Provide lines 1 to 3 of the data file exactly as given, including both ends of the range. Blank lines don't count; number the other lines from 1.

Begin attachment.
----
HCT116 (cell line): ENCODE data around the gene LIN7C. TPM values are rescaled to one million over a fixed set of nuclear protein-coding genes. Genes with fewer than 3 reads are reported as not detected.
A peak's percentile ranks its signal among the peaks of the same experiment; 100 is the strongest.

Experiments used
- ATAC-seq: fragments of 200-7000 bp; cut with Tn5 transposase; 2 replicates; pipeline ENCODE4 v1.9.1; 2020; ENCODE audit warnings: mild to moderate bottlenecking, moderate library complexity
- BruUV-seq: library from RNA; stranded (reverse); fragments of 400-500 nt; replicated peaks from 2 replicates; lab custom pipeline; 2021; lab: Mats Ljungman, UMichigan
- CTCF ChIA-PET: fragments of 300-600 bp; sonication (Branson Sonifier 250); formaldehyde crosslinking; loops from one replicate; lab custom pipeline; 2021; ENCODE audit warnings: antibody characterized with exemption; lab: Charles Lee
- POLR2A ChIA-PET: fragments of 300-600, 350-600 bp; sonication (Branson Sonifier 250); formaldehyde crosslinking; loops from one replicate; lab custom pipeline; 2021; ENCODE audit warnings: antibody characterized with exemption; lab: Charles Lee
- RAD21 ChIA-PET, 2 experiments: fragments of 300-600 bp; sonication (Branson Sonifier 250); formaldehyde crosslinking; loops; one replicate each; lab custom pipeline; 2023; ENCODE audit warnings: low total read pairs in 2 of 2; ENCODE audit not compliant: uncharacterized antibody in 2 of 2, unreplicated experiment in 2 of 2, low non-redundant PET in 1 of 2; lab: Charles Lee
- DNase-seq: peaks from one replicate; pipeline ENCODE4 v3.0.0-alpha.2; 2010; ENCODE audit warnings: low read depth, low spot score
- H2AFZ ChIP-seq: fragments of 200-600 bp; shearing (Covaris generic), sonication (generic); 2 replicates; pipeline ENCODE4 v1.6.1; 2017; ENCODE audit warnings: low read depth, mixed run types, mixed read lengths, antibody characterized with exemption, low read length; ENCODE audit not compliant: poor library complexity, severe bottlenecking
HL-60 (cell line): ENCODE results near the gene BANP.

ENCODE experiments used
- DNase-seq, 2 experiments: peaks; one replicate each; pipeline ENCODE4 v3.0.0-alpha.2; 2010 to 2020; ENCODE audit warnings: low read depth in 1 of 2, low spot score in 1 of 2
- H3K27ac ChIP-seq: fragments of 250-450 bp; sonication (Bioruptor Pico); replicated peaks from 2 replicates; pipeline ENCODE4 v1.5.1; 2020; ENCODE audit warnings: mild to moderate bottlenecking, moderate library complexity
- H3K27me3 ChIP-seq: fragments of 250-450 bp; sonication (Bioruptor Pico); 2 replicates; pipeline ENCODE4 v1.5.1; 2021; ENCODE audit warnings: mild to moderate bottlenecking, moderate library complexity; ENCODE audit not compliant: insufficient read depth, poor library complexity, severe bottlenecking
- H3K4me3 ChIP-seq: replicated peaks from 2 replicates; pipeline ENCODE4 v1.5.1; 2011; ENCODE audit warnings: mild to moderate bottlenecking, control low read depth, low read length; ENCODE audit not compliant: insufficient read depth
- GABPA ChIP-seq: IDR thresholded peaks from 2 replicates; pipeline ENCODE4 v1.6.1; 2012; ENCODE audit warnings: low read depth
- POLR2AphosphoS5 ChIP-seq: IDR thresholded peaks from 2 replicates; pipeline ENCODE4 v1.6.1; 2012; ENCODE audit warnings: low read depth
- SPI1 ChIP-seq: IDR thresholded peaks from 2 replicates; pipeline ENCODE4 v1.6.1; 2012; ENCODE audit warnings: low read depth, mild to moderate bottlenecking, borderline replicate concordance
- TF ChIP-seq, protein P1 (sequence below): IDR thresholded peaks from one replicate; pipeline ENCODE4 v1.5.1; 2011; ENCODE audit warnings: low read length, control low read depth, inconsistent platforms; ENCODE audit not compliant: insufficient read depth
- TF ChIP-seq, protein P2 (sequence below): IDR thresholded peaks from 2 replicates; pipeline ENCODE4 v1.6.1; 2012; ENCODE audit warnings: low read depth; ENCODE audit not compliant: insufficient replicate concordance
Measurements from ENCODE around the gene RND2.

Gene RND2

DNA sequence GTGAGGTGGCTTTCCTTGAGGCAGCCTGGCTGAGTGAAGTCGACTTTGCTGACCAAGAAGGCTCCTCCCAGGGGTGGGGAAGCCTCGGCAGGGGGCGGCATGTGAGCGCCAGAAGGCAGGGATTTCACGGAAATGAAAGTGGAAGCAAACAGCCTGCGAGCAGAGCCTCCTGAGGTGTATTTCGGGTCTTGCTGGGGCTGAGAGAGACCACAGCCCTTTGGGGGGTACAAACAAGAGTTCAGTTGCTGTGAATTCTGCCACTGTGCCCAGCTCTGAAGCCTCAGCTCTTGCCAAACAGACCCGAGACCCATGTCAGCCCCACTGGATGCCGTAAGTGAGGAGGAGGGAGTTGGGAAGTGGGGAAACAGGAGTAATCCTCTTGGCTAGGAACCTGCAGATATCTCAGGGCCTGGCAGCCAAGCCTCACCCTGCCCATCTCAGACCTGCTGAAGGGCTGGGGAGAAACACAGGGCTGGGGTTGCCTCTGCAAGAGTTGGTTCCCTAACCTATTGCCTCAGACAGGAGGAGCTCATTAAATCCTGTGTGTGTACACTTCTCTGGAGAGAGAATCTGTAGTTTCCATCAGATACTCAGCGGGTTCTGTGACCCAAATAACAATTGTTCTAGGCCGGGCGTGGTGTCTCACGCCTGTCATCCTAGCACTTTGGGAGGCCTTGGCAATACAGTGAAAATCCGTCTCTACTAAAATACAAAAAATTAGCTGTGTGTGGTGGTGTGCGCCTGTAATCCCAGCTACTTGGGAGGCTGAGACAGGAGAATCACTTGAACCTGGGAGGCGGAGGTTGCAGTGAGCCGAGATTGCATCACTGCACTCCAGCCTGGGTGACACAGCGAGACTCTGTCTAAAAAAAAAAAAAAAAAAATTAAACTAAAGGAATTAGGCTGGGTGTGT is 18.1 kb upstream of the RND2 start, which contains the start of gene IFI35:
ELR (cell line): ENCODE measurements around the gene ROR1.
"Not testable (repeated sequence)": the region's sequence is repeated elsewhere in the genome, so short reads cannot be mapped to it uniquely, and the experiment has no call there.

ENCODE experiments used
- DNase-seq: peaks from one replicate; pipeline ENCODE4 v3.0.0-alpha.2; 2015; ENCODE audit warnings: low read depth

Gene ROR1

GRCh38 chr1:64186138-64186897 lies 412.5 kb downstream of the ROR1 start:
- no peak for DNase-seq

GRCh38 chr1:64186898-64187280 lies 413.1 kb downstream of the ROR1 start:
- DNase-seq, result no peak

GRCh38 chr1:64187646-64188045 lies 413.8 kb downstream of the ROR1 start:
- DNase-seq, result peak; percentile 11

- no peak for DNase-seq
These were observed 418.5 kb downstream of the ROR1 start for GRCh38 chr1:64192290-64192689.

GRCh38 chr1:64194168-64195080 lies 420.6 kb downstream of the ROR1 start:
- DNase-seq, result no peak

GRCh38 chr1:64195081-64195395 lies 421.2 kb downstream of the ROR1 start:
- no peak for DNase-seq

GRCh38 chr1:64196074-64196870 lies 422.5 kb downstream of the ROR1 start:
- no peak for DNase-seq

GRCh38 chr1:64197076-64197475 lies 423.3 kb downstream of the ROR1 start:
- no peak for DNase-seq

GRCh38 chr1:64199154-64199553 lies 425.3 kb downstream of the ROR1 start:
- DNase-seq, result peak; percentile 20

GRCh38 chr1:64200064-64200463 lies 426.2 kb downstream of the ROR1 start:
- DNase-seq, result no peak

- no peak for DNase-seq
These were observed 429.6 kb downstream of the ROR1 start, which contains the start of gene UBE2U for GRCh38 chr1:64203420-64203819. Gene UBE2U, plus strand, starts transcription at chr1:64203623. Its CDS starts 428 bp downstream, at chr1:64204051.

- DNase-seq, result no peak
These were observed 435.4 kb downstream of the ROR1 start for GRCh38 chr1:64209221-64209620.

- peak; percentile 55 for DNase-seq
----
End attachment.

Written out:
HCT116 (cell line): ENCODE data around the gene LIN7C. TPM values are rescaled to one million over a fixed set of nuclear protein-coding genes. Genes with fewer than 3 reads are reported as not detected.
A peak's percentile ranks its signal among the peaks of the same experiment; 100 is the strongest.

Experiments used